2nd International Congress of the International Biosemiotic Society
Glotterbad, 9 -11 May 1991
IASS - AIS Bulletin 10(2)1990 + 11(1)1991

Biosemiotic Models - New Approaches to Rehabilitation

Thure von Uexküll opened the meeting by stating that health is an active process, not a static condition. Then the first main theme, narrativity, turned up: Tale telling is so important because it connects events to arrive at a biography. In a world where everything is changing a frame must be set, an integration of chance events into understandable successions, giving sense to them. Narrativity is seen by Uexküll as a strategy to cope with contiguity ("Strategie zur Kontingenzbewältigung"). Are there "construction rules" for narrative structures?

Martin Krampen distinguishes on this behalf "paradigmatic" aspects and "syntagmatic" ones referring to synchronous, "vertical" (static?) items which are connected "in a row" (= time) to result in a narrative structure. He continued by analyzing common features in fairy tales: The journey of the hero. A sketchy description: Starting point is a situation of alienation (the breaking of a contract, the posing of a task or challenge); then it continues through a probing time, where unknown, dangerous situations follow; they are surpassed - either with the help of "adjuvants" (magic, ghosts, fairies)
- or in spite of impairment by "opponents" (witches, dragons, spells)
- finally, an aim is reached, like wedding, liberation, crowning, or metamorphosis, as a reintegrating, closing event.

By comparing the hero to the patient, alienation is represented by the onset of a disease, symptoms serve as opponents, doctors and drugs act as adjuvants, until a balance, or even a rehabilitation ("salutogenese", Uexküll), is reached. Autopoiesis was briefly mentioned, but not explained...

As an illustrative example, a patient's record was presented (in dialogic, parallel presentation of the written view of the patient and that of his therapists). Now, what is the first code system? The bodily changes, the patient's descriptions, the first medical comment, the analytic, "deep" interpretation - or, rather, ours, the audience' comments an all these? It was fascinating to realize language as a never-ending chain of interpretation...

After noon, J. Hoffmeyer commented on the role of emotions in interaction of inborn and learned behavior, and presented another main theme: Can cognition interfere with endosemiosis? Some of his triadic models of body-brain-environment interactions showed that endosemiosis should be given more attention when talking about conscious processes.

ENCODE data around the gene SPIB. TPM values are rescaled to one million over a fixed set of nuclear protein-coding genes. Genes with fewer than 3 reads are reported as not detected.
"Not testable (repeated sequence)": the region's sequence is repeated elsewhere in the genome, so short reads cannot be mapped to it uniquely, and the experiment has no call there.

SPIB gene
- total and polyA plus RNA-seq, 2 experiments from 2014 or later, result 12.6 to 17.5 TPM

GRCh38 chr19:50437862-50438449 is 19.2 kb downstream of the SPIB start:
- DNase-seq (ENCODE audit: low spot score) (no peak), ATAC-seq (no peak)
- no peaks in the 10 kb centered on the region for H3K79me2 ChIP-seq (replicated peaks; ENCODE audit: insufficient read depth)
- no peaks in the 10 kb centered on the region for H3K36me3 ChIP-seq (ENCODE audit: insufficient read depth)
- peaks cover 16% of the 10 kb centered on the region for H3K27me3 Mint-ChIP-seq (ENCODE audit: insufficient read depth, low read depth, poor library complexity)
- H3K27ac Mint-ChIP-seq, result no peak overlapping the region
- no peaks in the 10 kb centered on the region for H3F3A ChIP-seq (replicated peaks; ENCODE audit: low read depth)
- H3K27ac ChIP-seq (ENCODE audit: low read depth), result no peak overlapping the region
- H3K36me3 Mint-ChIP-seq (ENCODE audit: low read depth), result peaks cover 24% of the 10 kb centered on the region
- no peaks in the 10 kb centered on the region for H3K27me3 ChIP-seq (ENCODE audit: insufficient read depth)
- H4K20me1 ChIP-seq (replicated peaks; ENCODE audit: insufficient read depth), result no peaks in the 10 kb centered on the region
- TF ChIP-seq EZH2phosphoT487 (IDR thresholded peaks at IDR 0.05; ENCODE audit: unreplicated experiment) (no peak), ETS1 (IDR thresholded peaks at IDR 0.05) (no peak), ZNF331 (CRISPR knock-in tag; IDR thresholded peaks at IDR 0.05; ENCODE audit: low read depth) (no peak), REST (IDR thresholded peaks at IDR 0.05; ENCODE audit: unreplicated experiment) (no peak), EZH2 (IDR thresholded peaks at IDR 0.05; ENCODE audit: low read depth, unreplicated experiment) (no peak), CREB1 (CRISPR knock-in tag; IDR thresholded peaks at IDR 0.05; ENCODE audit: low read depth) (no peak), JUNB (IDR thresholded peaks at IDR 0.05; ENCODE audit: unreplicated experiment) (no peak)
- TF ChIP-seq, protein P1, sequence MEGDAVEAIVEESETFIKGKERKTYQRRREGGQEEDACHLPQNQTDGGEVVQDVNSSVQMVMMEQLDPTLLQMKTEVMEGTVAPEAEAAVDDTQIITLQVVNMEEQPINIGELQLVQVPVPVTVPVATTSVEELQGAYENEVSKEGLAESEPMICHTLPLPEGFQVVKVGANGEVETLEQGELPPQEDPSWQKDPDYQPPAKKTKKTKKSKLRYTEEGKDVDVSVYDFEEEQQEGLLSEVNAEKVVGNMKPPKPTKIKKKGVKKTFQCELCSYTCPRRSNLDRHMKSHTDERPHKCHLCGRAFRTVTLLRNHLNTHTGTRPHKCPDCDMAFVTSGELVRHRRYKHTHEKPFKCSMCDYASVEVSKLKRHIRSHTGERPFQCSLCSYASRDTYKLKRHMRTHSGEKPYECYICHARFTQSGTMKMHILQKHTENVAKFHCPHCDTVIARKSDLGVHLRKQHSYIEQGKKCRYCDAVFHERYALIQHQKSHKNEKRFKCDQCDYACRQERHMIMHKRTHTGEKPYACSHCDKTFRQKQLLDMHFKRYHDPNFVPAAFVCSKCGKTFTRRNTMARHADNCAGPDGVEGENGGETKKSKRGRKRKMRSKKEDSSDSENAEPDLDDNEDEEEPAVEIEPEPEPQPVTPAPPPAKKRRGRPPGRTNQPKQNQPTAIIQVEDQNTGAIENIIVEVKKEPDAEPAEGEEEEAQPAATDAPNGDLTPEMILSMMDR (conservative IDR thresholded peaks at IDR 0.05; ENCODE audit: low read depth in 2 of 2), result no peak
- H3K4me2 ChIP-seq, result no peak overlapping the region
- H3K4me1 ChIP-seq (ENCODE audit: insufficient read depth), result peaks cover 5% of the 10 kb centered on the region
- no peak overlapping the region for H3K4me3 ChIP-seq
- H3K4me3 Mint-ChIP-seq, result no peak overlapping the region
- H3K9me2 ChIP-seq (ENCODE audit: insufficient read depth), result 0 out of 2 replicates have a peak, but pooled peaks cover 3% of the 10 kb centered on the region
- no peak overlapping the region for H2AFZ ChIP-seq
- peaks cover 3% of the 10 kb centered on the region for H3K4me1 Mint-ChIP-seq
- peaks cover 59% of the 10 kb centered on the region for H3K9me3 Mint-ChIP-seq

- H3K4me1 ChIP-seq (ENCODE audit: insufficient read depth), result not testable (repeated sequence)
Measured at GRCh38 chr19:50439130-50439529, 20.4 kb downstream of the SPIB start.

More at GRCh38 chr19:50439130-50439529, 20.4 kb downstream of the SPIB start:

Thomas A. Sebeok continued with a broad evaluation of narrativity from everyday life to the sciences, which raised many questions for discussion. (Are pictures narrative? Origin of narrative competence, "narrative iconicity", Posner.)

Roland Posner was the next speaker with remarks about attitudes towards death by analyzing grammatical changes (!) during the centuries. He showed that the agens was first without location, later "outside" of the speaker, and still later "within" him. Posner drew a hypothetical (anti-)parallel by referring to contemporary psychotherapeutic interaction: The client starts with symptoms within himself, and learns slowly to attribute causes to the (social) environment. He "goes back" to earlier stages of grammar (?).

H. Schneider called narrative structures "mnemotechnic", and showed that story telling is a method only, a useful projection of understanding onto objective structures: Contingencies happen, but we connect them e.g. with language, thus bridging endosemiosis and anthropomorphic epistemology. Uexküll pointed out that "objective structures" and narratives about them are both descriptions, both models of explanation...!

The concluding statements by medical experts brought a broad variety of topics (Chinese medical system, problems of autonomy of patients and doctors, pain management): A lot of fascinating questions, discussed too little because of time problems. (By the way, the meeting as a whole was rated higher by standards of intensity and consistency compared to the previous one.)

The foundation of an International Biosemiotic Society, for which an agreement was reached last year, was discussed again. Instead of an independent society, an affiliation (DGS or IASS) was preferred. R. Posner should check the possibilities with regard to the DGS, A. Fürlinger for the IASS.

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